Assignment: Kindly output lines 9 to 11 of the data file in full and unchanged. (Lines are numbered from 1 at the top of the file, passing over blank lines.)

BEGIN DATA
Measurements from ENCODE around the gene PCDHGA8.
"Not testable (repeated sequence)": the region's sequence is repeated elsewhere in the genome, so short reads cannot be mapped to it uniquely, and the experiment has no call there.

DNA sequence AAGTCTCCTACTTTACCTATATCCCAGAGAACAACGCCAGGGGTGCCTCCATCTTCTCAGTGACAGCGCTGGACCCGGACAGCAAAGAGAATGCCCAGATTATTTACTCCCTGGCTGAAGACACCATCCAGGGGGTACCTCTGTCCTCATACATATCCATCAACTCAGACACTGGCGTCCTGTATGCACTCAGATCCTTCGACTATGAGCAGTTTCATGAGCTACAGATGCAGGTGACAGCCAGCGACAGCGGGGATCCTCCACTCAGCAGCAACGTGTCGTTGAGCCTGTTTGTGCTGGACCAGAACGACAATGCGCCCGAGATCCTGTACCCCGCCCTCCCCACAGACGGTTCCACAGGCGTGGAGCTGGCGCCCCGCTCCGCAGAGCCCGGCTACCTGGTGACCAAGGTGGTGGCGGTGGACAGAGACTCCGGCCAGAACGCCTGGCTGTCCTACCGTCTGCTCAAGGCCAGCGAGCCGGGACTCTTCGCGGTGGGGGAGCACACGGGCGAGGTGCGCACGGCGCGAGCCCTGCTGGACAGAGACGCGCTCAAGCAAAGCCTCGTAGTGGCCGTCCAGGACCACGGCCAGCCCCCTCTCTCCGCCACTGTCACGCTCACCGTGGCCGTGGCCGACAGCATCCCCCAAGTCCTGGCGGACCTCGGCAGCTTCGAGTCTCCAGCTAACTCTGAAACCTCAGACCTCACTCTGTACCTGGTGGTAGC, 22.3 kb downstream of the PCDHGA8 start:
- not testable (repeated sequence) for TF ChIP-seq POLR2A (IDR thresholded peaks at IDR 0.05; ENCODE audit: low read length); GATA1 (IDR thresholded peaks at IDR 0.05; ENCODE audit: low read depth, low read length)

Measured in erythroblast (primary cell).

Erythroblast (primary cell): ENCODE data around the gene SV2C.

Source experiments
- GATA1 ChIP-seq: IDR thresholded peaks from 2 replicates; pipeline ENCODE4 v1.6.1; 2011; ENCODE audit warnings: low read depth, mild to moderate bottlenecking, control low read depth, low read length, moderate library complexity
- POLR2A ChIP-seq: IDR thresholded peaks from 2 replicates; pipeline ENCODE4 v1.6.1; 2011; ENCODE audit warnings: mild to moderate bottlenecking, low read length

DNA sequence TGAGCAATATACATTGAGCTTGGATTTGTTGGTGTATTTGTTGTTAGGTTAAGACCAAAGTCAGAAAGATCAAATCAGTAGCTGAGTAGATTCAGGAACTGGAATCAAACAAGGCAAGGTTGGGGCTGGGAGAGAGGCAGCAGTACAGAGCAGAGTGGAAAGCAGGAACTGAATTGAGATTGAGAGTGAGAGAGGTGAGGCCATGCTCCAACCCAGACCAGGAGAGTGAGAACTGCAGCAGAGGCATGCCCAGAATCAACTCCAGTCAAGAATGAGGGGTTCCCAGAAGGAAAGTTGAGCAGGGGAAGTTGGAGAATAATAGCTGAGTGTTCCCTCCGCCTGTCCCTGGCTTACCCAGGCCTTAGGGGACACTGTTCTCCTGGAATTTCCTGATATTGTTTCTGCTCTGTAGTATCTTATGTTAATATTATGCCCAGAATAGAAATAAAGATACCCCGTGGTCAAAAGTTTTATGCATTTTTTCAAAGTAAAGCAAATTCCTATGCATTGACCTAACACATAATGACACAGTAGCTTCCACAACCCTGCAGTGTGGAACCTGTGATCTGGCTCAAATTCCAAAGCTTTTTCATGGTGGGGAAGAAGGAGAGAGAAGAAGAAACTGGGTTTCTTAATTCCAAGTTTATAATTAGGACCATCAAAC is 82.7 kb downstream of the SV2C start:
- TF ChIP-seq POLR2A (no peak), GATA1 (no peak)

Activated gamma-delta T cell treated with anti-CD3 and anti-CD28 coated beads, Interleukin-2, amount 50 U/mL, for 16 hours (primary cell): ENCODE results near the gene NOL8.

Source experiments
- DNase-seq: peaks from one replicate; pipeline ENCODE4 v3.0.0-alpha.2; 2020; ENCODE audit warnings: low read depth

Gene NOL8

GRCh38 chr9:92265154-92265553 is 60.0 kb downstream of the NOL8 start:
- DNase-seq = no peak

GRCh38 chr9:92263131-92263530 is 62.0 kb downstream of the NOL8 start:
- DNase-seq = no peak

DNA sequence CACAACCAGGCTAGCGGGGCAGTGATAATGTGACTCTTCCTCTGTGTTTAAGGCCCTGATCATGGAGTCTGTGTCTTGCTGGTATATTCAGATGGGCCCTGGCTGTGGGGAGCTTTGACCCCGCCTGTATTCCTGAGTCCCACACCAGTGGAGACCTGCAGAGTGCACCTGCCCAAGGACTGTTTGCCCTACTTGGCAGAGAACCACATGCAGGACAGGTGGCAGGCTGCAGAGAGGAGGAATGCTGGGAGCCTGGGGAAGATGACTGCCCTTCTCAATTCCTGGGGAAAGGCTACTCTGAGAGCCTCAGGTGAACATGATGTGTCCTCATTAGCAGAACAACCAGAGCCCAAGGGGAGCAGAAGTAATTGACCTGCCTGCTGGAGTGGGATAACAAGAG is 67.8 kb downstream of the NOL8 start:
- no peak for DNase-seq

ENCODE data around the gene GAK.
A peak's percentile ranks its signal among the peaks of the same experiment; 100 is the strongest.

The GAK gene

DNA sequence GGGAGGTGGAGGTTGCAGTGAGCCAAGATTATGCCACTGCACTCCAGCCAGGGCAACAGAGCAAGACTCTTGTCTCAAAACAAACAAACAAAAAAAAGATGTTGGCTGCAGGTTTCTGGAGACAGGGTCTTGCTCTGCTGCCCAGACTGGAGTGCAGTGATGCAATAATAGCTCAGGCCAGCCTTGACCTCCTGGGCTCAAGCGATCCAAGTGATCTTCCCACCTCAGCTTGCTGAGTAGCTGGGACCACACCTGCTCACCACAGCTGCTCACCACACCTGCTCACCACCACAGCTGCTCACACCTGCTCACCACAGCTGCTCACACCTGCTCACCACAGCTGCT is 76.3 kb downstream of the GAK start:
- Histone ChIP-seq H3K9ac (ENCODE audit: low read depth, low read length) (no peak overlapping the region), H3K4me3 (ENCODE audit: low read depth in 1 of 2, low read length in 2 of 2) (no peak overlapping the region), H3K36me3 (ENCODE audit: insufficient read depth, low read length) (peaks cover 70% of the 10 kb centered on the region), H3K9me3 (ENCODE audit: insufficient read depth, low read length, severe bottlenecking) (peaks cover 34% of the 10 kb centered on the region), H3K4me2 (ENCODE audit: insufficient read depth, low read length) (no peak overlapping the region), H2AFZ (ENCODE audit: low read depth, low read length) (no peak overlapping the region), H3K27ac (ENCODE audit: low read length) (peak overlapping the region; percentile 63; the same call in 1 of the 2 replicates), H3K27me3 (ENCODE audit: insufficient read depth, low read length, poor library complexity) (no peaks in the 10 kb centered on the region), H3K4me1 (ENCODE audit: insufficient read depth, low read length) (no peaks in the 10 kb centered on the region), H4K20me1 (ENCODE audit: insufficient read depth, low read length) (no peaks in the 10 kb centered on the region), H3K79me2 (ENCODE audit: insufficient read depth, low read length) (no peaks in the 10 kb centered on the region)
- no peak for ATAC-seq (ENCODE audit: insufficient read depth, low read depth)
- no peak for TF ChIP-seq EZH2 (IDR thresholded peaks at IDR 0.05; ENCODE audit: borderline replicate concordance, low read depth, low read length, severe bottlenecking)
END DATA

- POLR2A ChIP-seq: IDR thresholded peaks from 2 replicates; pipeline ENCODE4 v1.6.1; 2011; ENCODE audit warnings: mild to moderate bottlenecking, low read length

DNA sequence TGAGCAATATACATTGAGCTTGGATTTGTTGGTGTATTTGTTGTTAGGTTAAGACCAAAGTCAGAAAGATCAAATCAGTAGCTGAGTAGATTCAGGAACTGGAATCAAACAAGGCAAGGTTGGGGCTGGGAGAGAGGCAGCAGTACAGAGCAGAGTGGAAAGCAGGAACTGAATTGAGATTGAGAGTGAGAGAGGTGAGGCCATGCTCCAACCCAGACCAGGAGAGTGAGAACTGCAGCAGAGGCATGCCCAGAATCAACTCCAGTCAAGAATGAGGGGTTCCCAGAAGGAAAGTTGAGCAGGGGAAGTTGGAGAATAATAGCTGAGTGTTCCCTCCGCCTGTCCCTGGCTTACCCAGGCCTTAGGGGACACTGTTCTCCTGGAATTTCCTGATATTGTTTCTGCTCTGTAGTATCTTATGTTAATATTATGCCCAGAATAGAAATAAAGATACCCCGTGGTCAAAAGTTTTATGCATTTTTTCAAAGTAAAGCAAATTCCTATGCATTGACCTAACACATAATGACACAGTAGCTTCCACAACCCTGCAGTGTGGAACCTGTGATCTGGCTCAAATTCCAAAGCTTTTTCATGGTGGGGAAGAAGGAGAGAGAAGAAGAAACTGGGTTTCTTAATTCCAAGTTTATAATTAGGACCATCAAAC is 82.7 kb downstream of the SV2C start:
- TF ChIP-seq POLR2A (no peak), GATA1 (no peak)